Feedburning Learning

FeedBurner is a Chicago-based company, currently in the process of being Googlized, that allows visitors to subscribe to a blog’s RSS feed or email updates. When I find a blog I really like, I enter my email & subscribe.Shameless plug: you can do the same for this site! Instantly, the magic of the web links me in to a new community of practice, where I can lurk on the sidelines for as long as I like, or click through to comment, link, and contribute to the conversation. Feeds & email updates are all about drawing readers into a community from the margins–which is to say, they are all about learning.

So in the last couple weeks Ian Stewart linked to Scott Wallick’ tales of his accidental (and spectacularly successful!) plunge into the WordPress learning community in On Selling Something I Sort of Own and his encounter with the learner as community member in An Ideal WordPress User; and at Portable Learner, Shanta Rohse shows how she decorates her [thematiclink] 1 header logo for Christmas and Darwin Day.

Meanwhile, Luke Holzmann of Sonlight Curriculum reminds us in Feeding the Problem that learning in community sometimes means coping with frustration and making the effort to work out your own solutions; and Dana Hanley, in What My Daughter Has Learned Through Blogging, tells how her 10 year old has taken ownership of her learning as she designs her new science e-zine for children, The Science Mouse. (Mouse is looking for contributions for the upcoming issues. Visit her list of themes to see how you can be a part of her learning community!)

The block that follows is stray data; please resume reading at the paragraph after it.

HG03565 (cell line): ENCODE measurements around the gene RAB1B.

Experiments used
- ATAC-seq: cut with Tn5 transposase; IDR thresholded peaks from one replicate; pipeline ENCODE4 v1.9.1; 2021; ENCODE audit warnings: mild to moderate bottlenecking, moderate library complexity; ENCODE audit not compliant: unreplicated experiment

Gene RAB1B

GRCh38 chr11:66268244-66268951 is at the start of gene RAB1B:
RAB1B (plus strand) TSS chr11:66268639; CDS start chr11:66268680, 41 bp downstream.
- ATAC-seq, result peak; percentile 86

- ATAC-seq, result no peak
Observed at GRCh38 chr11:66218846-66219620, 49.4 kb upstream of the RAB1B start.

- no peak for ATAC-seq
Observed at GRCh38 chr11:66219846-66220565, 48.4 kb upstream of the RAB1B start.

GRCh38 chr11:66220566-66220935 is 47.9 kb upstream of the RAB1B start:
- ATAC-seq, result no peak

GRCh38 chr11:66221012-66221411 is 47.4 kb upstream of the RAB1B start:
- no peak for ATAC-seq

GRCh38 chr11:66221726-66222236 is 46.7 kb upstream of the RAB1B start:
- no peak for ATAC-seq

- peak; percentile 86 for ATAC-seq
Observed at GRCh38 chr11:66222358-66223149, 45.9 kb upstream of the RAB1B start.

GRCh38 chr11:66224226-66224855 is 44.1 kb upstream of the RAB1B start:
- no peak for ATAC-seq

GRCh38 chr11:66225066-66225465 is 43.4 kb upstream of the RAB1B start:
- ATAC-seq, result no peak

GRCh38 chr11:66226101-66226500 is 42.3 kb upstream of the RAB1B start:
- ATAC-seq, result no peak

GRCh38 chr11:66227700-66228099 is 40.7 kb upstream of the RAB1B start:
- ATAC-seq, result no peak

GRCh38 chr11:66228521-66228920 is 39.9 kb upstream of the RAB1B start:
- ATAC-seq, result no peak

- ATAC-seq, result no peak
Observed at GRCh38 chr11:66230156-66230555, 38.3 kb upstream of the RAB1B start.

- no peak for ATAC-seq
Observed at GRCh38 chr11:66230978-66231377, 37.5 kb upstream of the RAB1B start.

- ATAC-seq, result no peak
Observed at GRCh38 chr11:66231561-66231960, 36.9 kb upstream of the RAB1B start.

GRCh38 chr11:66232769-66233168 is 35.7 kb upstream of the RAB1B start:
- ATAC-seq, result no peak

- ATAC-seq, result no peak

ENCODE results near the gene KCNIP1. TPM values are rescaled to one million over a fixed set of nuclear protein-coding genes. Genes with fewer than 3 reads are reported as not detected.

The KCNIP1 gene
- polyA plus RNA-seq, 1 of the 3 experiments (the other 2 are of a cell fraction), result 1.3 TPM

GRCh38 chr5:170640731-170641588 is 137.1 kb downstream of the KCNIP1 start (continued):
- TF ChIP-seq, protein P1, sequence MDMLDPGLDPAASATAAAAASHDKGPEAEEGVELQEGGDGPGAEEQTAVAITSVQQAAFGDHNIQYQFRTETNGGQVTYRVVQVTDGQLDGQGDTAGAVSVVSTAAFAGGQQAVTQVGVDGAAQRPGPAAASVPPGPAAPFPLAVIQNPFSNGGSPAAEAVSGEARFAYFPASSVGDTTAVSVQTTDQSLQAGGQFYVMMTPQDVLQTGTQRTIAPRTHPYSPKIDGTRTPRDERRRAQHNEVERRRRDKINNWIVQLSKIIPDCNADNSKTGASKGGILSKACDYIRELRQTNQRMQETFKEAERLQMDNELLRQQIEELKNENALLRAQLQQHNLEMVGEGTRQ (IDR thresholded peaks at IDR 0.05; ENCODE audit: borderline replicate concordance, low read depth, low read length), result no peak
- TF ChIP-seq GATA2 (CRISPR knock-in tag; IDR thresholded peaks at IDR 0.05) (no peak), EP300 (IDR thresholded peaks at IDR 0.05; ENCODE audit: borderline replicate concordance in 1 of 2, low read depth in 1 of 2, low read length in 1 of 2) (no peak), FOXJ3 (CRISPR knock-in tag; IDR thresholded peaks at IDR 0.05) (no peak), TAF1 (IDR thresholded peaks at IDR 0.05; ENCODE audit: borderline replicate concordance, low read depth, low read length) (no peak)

Finally, Rob Glazebrook of CSS Newbie encourages his readers to buy some books for a good cause at the SitePoint Victoria, Australia, Bushfire Relief Sale. Through this Friday, February 13th, 2009, Melbourne-based web developer community SitePoint is offering FIVE of their well-regarded books (in PDF format) for the price of one — just US$29.95 — and all proceeds will go to the Australian Red Cross to provide relieve for the victims of the worst brush fires in Australian history. I’m picking out my titles already.

And for all of you named here, and many others unmentioned, who make learning communities happen at home, at work, and on the web — thank you!

  1. That makes three.

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